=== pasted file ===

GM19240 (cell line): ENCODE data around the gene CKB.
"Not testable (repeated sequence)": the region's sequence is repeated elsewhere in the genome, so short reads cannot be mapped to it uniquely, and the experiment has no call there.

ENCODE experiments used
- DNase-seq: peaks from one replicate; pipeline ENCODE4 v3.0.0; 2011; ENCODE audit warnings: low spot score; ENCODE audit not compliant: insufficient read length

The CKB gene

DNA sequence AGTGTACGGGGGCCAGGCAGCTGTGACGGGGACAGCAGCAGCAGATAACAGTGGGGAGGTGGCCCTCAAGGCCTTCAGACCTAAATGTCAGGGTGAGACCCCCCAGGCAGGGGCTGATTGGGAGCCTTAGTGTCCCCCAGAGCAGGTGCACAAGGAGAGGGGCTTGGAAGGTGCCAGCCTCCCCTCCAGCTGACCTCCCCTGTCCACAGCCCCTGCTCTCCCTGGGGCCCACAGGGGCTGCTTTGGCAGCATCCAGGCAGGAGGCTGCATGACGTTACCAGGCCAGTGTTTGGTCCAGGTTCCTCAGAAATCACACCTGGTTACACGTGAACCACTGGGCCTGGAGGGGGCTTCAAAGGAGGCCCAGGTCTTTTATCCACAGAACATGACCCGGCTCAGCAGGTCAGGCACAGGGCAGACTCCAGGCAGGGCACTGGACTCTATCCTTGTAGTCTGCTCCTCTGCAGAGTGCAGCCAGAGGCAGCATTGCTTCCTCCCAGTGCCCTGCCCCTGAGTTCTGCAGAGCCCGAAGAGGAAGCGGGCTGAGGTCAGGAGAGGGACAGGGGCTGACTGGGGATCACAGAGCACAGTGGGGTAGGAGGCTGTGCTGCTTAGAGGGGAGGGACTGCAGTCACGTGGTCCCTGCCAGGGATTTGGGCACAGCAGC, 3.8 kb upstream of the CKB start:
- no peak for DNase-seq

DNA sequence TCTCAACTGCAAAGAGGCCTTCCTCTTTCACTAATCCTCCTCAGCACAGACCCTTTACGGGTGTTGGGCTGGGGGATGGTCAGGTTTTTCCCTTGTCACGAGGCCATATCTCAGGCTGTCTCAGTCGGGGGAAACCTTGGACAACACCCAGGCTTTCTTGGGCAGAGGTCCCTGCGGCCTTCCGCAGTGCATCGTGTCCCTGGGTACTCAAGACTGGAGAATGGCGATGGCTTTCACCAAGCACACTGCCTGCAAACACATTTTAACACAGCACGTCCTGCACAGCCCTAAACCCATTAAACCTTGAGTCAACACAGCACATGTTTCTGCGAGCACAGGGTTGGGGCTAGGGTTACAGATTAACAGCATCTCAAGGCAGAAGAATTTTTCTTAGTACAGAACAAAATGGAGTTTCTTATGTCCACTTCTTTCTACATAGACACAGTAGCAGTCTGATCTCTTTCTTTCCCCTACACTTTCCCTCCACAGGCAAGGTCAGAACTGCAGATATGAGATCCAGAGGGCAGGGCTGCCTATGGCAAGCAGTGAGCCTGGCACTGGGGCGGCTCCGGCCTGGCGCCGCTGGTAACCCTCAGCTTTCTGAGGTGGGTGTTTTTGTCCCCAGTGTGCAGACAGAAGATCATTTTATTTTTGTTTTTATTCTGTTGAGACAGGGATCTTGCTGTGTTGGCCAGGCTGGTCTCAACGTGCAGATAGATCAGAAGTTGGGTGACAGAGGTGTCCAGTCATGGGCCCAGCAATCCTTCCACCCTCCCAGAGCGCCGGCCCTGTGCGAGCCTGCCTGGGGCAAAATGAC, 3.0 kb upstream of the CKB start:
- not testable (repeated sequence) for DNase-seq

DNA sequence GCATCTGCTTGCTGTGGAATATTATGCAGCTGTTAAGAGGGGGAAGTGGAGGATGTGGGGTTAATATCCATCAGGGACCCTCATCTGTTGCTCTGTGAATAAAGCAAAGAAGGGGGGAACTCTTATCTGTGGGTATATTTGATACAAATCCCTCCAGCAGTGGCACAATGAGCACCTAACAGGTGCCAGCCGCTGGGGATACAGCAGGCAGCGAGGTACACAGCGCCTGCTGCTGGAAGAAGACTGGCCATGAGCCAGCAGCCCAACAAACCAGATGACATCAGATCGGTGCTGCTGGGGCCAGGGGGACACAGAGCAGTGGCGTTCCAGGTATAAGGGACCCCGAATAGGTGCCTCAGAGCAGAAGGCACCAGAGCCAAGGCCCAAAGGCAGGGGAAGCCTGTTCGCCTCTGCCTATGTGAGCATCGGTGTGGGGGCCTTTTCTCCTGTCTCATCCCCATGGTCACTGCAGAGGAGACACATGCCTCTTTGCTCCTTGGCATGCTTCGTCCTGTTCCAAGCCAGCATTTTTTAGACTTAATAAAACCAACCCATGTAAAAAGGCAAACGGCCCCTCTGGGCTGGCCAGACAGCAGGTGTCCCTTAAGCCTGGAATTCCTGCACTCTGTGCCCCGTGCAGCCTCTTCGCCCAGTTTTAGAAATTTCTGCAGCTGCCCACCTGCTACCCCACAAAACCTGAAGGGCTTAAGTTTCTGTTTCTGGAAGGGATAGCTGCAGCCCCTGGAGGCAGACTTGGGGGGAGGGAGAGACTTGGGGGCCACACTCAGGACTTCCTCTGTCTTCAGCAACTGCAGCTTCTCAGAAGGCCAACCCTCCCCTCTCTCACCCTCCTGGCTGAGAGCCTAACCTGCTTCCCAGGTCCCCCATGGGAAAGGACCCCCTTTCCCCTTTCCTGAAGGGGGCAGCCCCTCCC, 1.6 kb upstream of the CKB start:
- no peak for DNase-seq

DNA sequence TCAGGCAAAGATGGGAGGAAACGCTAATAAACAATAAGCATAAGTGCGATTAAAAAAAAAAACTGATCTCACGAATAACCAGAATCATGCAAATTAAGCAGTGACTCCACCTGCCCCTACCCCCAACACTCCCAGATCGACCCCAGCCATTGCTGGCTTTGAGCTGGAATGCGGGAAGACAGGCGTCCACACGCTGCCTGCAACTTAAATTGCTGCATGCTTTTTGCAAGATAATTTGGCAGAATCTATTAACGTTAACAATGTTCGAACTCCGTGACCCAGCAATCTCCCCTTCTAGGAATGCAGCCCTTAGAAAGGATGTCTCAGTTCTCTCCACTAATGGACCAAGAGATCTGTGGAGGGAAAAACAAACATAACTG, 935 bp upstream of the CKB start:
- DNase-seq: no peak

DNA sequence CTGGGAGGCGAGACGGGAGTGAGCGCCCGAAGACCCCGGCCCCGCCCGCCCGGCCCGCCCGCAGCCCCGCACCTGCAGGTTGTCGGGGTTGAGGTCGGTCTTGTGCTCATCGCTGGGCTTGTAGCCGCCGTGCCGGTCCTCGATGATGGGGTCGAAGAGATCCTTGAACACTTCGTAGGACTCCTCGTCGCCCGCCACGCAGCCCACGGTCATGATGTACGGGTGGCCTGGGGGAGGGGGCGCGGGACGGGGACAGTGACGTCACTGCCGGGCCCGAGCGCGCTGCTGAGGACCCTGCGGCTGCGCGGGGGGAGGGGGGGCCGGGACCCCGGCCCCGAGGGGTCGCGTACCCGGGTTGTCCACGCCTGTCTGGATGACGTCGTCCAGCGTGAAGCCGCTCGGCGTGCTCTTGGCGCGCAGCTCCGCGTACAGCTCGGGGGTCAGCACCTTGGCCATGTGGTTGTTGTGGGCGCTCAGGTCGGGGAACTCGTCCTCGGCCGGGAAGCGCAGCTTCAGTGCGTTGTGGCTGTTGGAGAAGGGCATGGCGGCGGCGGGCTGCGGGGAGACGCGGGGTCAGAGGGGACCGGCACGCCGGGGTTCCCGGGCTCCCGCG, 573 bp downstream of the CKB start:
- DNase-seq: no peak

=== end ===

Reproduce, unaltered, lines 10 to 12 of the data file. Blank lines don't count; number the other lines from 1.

DNA sequence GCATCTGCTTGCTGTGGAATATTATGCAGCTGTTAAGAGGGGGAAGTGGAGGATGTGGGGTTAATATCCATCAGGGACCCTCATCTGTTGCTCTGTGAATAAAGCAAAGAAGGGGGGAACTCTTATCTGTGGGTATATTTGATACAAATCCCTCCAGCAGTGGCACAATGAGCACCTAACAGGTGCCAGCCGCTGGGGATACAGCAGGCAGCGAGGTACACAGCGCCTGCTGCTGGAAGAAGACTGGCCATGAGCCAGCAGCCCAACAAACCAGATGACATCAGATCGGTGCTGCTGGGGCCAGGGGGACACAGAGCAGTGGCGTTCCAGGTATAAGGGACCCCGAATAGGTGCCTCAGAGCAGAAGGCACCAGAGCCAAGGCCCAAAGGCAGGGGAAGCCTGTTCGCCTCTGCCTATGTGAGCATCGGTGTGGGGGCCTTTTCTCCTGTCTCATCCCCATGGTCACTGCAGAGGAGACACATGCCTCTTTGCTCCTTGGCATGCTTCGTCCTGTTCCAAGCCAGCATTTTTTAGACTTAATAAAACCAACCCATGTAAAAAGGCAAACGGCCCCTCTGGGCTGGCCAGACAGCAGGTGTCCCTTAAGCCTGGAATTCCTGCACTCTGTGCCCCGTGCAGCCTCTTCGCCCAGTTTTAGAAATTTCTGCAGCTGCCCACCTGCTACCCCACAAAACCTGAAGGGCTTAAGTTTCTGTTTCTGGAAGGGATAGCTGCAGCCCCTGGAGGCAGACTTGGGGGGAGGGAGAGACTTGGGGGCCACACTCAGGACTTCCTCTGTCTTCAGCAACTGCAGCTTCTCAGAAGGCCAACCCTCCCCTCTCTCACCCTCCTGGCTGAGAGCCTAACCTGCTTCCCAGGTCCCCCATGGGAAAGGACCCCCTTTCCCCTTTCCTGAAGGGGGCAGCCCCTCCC, 1.6 kb upstream of the CKB start:
- no peak for DNase-seq

DNA sequence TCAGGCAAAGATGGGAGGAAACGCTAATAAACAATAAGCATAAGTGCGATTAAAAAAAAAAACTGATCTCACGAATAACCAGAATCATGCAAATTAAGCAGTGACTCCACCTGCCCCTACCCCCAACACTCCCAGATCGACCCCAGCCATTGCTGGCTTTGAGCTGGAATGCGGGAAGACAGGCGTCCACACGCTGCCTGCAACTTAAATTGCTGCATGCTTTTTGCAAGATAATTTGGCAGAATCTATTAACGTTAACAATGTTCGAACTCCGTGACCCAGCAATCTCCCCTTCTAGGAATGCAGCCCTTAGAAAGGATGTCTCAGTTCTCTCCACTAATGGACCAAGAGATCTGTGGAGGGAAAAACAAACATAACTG, 935 bp upstream of the CKB start: